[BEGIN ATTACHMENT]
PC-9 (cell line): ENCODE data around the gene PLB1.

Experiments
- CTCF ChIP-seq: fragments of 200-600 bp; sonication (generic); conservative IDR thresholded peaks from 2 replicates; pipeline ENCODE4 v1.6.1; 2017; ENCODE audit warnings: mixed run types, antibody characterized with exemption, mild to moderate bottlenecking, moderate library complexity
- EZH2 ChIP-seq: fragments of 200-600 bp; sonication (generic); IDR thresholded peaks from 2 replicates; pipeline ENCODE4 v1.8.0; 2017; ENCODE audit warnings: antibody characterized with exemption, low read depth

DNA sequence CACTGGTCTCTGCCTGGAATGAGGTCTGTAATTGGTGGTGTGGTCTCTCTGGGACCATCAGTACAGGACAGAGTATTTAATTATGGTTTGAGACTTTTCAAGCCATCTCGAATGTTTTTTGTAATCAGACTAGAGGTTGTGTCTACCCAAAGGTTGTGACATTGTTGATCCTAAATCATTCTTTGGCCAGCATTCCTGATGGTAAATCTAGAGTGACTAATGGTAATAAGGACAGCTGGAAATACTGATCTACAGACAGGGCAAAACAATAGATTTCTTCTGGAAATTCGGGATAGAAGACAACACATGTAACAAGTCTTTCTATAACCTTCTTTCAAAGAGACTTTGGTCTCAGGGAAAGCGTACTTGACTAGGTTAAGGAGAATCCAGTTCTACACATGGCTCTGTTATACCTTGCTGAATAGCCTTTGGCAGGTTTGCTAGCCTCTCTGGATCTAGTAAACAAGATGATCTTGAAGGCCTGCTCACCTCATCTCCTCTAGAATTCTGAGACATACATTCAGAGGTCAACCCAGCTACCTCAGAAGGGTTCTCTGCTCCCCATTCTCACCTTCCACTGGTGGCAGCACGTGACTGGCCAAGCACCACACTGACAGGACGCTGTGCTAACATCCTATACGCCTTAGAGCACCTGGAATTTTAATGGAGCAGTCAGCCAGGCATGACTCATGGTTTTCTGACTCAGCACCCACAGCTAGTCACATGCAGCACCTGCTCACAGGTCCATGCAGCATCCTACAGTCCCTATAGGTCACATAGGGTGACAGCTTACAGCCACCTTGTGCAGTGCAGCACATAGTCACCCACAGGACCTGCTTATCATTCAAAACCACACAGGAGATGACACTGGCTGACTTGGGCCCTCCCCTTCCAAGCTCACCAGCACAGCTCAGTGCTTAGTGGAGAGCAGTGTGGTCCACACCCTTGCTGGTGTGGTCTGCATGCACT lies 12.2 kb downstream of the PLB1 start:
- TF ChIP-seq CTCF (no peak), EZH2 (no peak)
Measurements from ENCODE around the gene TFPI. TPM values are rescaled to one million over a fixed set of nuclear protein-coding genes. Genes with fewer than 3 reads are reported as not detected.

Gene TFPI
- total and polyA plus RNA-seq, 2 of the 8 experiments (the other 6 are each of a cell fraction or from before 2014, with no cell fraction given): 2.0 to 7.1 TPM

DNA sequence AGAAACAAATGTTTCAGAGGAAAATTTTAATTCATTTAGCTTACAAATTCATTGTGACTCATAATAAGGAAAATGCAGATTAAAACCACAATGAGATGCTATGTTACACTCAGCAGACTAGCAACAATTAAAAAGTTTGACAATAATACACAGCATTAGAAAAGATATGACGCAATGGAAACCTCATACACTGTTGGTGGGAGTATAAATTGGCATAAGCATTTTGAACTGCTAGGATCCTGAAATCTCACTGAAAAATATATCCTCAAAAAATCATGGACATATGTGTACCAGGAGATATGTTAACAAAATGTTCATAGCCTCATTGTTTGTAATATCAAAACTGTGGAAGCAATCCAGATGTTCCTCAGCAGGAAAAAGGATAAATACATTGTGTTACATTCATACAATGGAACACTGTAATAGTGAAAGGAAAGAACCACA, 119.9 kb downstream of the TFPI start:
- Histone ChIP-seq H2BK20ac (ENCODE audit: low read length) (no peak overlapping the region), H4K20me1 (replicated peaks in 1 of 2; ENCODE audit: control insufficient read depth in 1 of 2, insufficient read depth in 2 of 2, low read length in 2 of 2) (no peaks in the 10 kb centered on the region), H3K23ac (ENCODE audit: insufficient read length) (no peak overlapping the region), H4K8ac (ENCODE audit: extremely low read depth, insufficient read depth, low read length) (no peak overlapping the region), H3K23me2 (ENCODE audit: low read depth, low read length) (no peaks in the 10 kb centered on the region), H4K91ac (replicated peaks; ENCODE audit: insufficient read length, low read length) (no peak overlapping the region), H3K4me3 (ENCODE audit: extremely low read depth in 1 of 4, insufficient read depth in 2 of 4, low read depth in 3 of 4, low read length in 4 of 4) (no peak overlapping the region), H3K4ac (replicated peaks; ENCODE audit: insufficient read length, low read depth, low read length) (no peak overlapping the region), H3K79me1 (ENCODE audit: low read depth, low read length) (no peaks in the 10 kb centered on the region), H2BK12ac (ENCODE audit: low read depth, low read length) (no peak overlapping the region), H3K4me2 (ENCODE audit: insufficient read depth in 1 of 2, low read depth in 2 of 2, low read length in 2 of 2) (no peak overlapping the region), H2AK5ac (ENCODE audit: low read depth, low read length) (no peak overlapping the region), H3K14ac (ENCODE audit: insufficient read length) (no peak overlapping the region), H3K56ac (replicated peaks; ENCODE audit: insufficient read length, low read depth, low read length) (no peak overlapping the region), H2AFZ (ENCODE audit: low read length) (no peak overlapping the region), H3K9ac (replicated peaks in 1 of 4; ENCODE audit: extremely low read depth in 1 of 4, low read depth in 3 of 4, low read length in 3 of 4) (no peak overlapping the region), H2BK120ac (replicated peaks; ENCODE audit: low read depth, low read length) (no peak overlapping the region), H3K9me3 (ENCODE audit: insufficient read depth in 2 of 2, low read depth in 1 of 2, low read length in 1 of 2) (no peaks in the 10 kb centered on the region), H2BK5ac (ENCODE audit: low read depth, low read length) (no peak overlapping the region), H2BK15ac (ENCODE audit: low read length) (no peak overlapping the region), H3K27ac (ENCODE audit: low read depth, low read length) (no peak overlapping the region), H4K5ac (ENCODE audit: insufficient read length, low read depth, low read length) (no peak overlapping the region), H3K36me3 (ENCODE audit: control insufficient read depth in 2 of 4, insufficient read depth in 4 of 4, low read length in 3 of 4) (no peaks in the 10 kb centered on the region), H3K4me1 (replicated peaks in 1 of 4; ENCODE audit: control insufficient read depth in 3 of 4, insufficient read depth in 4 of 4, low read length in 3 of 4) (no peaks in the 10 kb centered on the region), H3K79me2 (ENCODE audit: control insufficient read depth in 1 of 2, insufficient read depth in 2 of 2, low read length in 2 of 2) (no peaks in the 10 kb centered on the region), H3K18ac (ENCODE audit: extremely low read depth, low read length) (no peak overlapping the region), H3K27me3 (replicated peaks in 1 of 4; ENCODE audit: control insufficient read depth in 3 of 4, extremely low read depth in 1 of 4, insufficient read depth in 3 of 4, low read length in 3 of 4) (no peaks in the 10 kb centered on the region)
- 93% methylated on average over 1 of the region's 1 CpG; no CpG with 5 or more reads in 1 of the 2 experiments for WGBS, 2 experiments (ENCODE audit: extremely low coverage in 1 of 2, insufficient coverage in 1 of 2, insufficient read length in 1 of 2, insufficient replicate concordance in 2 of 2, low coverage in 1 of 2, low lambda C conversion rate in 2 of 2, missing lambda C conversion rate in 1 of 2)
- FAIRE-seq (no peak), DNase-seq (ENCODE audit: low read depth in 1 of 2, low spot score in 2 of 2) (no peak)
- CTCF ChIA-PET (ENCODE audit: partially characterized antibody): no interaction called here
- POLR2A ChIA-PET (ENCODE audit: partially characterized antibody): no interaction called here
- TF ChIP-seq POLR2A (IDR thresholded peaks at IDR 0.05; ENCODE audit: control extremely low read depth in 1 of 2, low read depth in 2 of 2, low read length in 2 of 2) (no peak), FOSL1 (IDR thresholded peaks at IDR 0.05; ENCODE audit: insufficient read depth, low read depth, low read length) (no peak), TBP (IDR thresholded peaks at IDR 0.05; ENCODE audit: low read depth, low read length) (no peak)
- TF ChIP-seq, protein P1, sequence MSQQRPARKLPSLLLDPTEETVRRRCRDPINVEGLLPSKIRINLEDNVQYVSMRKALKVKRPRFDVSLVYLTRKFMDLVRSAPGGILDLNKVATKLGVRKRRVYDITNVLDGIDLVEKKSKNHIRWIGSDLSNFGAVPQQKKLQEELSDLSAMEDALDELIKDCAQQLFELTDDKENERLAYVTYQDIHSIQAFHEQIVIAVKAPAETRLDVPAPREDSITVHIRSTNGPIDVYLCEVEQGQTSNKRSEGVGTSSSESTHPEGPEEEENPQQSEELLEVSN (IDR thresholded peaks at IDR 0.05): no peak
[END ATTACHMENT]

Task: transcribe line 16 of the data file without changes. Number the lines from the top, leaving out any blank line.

- TF ChIP-seq POLR2A (IDR thresholded peaks at IDR 0.05; ENCODE audit: control extremely low read depth in 1 of 2, low read depth in 2 of 2, low read length in 2 of 2) (no peak), FOSL1 (IDR thresholded peaks at IDR 0.05; ENCODE audit: insufficient read depth, low read depth, low read length) (no peak), TBP (IDR thresholded peaks at IDR 0.05; ENCODE audit: low read depth, low read length) (no peak)